Map of life expectancy at birth from Global Education Project.

Wednesday, May 28, 2008

We interrupt this blog for a brief rant

I'm still going to do the bit about sex (and I know every tummy is aflutter with anticipation), but I thought I'd throw up this excerpt from a bit of correspondence I sent to an economics commentator -- one who I believe will be sympathetic to it.




Economists love to claim that they are the most "scientific" of the social sciences, that sociologists and anthropologists are all soft and mushy and value laden, while economics is hard science like physics or chemistry. The principle basis for this claim, as far as I can tell, is a fondness for using mathematics -- which, by the way, sociologists do at least as much, although economists don't seem to know that.

Unfortunately, garbage in, garbage out. The process of economics is:

1) State a number of postulates, every one of which happens to be false, i.e., never holds in reality.*

2) Build an elaborate theory based on said falsehoods, mentioning in passing that oh, by the way, we'll go back in deal with the fundamental falsity of the whole thing later.

3) Forget what you said about the falsity of the postulates and start believing in the theory as a description of reality. And so now you've managed to bamboozle yourself.

4) When the theory manifestly fails to predict or explain, add epicycles, or better yet, just ignore your errors and carry on as though nothing happened. Oh, and by the way, go from the purported "is" of your theory to a wholly unjustified "ought." Even if the theory were correct, it does not show that markets produce just or moral outcomes -- but economists like to pretend that it does just because, well, just because.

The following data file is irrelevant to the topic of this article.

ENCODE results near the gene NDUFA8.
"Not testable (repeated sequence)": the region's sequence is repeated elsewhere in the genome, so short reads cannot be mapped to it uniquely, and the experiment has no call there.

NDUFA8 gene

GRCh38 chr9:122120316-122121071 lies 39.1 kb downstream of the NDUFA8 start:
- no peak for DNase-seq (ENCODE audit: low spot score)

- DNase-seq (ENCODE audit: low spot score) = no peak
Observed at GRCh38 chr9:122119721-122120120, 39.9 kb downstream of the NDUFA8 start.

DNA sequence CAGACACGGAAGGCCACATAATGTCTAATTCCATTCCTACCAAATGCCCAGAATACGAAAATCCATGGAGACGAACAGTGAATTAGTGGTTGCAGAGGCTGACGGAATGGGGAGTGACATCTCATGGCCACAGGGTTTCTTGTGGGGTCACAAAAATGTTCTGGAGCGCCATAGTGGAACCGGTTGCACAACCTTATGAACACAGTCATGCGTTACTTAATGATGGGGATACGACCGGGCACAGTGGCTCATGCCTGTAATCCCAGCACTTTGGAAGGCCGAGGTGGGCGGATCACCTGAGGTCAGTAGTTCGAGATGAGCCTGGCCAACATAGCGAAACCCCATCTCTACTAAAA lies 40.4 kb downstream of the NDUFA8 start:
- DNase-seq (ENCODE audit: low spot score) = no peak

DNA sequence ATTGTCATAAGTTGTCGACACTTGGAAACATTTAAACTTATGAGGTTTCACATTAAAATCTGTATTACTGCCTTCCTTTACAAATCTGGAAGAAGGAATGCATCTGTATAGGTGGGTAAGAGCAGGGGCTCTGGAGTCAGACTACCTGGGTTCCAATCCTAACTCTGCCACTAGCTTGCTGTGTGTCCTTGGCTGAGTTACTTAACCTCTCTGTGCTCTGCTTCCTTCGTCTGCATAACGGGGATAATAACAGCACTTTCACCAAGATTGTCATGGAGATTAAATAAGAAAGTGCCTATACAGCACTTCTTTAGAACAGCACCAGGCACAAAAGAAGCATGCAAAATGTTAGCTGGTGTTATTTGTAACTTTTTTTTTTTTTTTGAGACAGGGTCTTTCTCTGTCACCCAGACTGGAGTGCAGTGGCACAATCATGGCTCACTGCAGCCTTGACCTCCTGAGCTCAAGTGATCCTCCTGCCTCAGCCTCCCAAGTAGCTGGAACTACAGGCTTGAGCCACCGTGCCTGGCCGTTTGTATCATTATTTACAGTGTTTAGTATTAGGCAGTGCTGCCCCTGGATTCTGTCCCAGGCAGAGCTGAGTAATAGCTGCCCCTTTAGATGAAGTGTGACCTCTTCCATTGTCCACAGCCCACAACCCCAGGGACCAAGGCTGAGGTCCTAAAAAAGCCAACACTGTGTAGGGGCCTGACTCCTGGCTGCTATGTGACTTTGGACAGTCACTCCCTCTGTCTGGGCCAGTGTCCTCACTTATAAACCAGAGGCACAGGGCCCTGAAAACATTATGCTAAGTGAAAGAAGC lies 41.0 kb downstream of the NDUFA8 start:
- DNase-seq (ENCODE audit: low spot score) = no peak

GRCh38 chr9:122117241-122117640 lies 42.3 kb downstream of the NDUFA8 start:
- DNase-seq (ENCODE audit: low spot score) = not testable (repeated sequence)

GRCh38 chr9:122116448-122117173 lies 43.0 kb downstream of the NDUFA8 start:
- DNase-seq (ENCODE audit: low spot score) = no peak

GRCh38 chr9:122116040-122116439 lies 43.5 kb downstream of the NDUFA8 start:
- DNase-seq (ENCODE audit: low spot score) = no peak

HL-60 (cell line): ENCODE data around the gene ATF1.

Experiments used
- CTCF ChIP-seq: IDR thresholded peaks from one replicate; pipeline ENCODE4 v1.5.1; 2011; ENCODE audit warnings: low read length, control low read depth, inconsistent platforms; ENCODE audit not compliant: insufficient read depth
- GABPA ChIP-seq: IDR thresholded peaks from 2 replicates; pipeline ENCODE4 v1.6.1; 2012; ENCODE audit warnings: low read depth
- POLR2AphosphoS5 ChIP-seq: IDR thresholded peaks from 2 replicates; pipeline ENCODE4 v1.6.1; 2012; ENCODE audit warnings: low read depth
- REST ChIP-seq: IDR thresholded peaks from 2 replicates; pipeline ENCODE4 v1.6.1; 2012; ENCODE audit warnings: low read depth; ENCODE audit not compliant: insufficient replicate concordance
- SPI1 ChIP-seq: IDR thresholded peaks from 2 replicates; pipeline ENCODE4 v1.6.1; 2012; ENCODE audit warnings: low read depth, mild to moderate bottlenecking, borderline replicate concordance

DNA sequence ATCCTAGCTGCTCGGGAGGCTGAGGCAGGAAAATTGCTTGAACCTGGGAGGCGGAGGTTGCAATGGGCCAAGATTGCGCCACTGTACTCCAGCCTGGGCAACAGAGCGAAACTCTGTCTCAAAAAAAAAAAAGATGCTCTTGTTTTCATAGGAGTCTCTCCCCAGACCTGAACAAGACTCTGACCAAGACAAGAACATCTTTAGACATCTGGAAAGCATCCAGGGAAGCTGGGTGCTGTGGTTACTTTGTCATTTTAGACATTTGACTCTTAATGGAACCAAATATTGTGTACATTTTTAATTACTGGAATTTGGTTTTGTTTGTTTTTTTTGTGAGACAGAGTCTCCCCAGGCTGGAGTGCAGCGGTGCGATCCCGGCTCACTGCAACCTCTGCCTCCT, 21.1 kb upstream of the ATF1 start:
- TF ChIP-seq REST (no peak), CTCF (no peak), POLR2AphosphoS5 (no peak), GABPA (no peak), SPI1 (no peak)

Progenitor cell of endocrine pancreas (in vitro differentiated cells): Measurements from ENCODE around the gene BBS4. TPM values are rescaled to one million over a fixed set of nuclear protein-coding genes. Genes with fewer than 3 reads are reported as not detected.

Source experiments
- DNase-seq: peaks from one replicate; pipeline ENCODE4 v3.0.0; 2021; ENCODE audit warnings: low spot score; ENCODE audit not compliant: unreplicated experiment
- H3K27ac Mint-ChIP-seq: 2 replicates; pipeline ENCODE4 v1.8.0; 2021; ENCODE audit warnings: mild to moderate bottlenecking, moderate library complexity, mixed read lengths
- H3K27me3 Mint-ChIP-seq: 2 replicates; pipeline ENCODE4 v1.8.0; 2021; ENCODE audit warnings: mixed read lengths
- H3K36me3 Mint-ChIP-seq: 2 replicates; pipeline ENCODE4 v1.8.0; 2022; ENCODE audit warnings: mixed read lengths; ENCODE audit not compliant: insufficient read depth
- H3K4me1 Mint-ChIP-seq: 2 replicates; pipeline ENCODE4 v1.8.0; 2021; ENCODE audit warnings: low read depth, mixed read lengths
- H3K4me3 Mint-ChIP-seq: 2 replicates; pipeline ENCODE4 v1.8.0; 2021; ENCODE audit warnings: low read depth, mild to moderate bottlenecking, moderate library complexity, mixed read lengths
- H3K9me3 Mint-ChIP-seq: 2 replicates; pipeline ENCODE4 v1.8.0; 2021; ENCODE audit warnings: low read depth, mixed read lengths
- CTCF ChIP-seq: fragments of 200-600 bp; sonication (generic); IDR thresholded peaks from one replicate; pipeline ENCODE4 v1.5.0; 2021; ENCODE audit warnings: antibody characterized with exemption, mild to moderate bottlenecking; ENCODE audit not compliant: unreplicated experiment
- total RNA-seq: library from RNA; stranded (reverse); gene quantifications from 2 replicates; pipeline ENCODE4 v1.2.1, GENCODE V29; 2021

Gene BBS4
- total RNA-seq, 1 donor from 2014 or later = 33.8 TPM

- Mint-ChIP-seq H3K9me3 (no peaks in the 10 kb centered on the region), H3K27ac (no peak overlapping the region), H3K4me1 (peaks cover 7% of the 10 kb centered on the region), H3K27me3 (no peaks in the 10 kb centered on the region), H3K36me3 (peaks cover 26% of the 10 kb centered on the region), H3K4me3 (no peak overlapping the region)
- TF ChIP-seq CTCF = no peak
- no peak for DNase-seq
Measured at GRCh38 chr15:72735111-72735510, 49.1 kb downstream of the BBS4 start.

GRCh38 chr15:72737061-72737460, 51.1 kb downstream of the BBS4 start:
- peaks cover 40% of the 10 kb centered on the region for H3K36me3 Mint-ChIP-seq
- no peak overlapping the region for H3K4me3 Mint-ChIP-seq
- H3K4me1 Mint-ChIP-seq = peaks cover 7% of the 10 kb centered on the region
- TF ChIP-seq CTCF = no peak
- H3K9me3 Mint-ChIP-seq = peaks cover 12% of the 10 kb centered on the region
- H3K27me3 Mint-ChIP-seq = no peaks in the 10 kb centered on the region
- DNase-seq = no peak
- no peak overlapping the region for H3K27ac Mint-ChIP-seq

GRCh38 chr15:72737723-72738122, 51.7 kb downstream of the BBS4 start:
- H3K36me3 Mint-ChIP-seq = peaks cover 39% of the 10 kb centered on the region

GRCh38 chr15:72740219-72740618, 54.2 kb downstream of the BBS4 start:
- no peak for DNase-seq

It doesn't matter how fancy your math is, if the entities being differentiated and integrated aren't real, you're just playing with yourself.

Economics, as currently practiced, uses a ptolemaic universe. You are still waiting for your Copernicus. In the meantime, the reason the ptolemaic worldview persists so stubbornly is because it is extremely useful as an apologia for inequality, privilege, and the rapaciousness of powerful interests. That's why corporations endow highly paid chairs in economics, that's why economists have the ear of presidents and members of congress, and make policy, and that's why the corporate media channel their nonsense.

You are now saying, in essence, that reporters ought to know that economists are full of crap and stop believing them. I agree with you but this is a fairly radical statement coming from someone with a Ph.D. in the subject. And as I say, I think it's asking a lot of reporters to recognize that such a deep seated, near consensus illusion is wrong.

*I'm sure I don't need to enumerate them for you, but you know what I mean. There is no such thing as a transaction with no externalities, no such thing as perfect information, no such thing as no transaction costs, no such thing as rational choice or utility maximization, no such thing as perfect competition, and markets always fail to produce essential collective goods. Econometrics either ignores an enormous percentage of costs or treats them as profits, the essentiality of legal regimes and regulation to determining who has bargaining power is largely ignored, and on and on. When pressed, economists deal with some of these fundamental failures by adding epicycles, but as I say, it would be far more scientific to recognize that the theory is wrong in the first place, and to start by studying reality instead of just making shit up. That way, you might eventually get to a theory that is actually, you know, useful.

1 comment:

Building John Henry said...

Unfortunately, the conclusions of the dismal science are all too useful for the powerful.